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Staying sober

"Dry January" is when most try it, but you can do it anytime.

Article Author: Johnny Woodhouse

Article Date:

staying sober - a hand held up turning down an alcoholic beverage

The new year brings a fresh start for people to get their health on track. For many, that includes stepping away from booze for so-called “Dry January.”

What are the benefits of temporary sobriety?

Sparked by Emily Robinson, a British woman who gave up alcohol to train for a half-marathon in January 2011, “Dry January” is now an international movement with millions of people taking part in the public health campaign each year.

According to the charity Alcohol Change UK, a month off alcohol has many health benefits, including lower blood pressure and cholesterol, lower diabetes risk and reduced levels of cancer-related proteins in the blood.

In a 2018 University of Sussex study of more than 800 “Dry January” participants,

  • 88% said they saved money
  • 71% slept better
  • 58% lost weight

“I would agree that not drinking for a month can lead to improved sleep, mind clarity and even weight reduction,” said Emily Durik, LMHC, a licensed mental health counselor with Baptist Behavioral Health.

Who should participate in “Dry January”?

Abstaining from alcohol for the entire month of January isn’t for everyone, especially people with drinking problems.

“I wouldn’t recommend this for anyone suffering from severe alcohol dependence,” said Durik. “When embarking on any behavior change for the new year, I encourage my clients to take a more broad approach, not just in their drinking behavior.”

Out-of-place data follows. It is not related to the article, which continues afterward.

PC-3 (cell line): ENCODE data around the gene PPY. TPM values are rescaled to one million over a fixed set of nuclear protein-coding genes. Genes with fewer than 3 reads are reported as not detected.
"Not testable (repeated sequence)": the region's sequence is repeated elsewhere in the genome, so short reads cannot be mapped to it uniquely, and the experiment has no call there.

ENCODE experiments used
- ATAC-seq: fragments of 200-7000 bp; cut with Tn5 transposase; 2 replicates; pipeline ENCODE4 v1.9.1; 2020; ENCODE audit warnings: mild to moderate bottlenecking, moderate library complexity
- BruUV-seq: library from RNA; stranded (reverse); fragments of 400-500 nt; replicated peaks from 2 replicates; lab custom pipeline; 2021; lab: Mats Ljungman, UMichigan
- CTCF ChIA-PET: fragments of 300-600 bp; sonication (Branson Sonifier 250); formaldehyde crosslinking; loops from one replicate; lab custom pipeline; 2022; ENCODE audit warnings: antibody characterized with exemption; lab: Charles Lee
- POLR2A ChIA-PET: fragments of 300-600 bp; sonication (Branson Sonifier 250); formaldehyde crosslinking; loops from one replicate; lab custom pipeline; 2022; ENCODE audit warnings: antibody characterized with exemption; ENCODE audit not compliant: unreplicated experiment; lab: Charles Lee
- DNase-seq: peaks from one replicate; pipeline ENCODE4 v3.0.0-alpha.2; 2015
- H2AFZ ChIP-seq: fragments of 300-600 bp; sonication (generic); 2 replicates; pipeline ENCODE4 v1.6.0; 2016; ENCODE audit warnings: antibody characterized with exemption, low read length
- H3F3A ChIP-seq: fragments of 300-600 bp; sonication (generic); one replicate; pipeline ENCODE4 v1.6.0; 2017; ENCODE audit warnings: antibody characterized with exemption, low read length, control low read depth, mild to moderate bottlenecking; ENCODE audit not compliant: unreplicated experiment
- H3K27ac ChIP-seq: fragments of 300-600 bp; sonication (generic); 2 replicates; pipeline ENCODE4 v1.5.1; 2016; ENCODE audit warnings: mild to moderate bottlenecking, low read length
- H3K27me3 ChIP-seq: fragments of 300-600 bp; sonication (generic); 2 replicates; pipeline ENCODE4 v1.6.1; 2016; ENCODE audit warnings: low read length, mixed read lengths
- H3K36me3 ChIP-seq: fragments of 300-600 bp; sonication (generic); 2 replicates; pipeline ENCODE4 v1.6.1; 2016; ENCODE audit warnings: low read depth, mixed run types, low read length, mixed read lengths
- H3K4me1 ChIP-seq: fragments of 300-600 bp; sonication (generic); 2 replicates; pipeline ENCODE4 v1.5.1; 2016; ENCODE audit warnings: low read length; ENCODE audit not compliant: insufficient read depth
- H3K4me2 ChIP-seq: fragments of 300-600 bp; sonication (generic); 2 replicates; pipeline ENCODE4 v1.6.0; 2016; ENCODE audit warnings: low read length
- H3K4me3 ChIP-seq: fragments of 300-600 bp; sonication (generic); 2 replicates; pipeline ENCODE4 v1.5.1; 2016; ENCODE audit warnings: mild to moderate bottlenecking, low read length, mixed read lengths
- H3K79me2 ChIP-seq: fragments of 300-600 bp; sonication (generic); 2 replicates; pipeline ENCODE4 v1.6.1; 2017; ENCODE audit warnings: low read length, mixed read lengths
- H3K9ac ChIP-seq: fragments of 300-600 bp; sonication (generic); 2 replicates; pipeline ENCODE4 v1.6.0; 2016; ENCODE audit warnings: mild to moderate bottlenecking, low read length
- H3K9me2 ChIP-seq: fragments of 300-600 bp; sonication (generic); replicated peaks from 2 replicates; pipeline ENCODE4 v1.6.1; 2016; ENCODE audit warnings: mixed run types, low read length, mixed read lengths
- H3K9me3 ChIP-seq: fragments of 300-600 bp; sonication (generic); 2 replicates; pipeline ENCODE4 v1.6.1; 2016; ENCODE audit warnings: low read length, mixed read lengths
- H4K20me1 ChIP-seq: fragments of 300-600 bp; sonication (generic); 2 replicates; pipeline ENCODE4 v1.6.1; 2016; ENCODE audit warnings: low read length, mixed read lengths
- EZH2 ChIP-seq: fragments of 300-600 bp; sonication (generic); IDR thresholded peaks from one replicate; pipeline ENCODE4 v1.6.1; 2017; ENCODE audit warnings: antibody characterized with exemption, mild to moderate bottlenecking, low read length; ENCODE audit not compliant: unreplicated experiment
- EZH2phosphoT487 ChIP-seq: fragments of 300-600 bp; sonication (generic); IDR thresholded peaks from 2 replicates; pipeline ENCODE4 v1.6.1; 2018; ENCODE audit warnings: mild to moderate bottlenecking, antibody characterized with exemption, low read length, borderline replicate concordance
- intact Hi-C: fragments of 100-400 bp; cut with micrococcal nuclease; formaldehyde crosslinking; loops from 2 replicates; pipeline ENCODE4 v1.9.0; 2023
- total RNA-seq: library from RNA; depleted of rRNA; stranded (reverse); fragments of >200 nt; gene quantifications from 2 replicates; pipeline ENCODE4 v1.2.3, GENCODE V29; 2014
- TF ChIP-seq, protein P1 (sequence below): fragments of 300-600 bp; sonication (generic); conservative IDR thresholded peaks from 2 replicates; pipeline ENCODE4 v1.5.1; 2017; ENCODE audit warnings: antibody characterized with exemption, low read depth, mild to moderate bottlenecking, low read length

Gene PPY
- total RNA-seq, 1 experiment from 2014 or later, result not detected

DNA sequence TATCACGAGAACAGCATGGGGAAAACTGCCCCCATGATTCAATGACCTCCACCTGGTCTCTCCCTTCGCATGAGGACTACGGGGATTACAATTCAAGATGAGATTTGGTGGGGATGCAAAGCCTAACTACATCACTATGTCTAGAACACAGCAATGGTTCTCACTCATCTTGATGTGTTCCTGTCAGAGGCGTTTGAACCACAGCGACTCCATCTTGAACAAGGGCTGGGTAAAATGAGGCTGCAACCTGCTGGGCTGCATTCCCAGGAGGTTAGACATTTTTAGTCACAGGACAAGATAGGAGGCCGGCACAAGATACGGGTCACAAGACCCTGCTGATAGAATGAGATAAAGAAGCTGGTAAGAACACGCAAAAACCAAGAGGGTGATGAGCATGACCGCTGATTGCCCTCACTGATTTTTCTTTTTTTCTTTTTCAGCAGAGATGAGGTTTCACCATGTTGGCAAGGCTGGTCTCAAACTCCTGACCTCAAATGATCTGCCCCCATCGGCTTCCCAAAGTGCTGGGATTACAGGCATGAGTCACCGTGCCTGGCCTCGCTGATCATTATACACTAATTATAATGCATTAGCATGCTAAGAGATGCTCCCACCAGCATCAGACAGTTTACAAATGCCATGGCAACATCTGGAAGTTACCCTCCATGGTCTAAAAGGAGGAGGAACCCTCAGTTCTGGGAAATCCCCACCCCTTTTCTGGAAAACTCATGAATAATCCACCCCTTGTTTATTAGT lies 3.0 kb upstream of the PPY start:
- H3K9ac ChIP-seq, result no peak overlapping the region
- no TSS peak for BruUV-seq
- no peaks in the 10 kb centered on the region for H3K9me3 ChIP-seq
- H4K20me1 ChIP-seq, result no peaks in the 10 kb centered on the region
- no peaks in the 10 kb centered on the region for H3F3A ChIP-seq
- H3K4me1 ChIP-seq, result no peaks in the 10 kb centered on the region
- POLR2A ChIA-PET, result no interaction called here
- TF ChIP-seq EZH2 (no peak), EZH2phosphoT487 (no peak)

How to prioritize sobriety

When it comes to taking a break from alcohol, Durik recommended a holistic approach by:

  1. Reconnecting with one’s spiritual side
  2. Getting a better handle on physical health
  3. Spending more time deepening relationships with others

Durik specializes in treating patients as a whole by offering effective tools to challenge cognitive thoughts, and regulate emotions and the body’s nervous system.

Here are a few ways to help put these recommendations into action.

Consider participating in "Dry January"

Talk to your primary care physician about abstaining from alcohol for the entire month as a personal challenge or health initiative. Your provider may recommend additional lifestyle changes to help you reach your health goals.

Evaluate personal drinking habits

Take inventory of how many drinks you have per week. Reflect on your relationship with alcohol and whether a break from drinking could have positive effects on your physical and mental well-being.

Practice mindfulness

Stepping away from alcohol can help improve mental clarity.

“Mindfulness is learning to focus on the present moment, while calmly connecting to one’s thoughts, emotions and behaviors,” said Durik. “Mindfulness is an example of incorporating healthier coping skills into our daily lives. That way, we can become more aware of choices and coping mechanisms.”

Engage in activities without alcohol

Try swapping a night out with friends at the bar for a group trip to the movies. Looking for digital support? You can follow other people taking part in “Dry January” (or year-round sobriety) on social media.

Save alcohol for special occasions

Challenge the notion that alcohol has to be part of weekly life and consider saving it for special occasions. After some time, you may even find yourself wanting to celebrate special events sans spirits.

Get support for sobriety

People with alcohol addictions need support beyond a month without drinking. If you think you have drinking or other dependency problems, consult with professionals before attempting significant changes in habits.

Baptist Behavioral Health can provide you with the support you need. Call [904.376.3800][2] to schedule an appointment or find a provider near you.

Find a counselor

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